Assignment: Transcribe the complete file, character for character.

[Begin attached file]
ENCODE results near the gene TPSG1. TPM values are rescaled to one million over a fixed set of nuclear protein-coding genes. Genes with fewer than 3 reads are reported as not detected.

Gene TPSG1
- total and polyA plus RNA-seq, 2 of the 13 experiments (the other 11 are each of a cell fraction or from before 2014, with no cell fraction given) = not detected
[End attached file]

ENCODE results near the gene TPSG1. TPM values are rescaled to one million over a fixed set of nuclear protein-coding genes. Genes with fewer than 3 reads are reported as not detected.

Gene TPSG1
- total and polyA plus RNA-seq, 2 of the 13 experiments (the other 11 are each of a cell fraction or from before 2014, with no cell fraction given) = not detected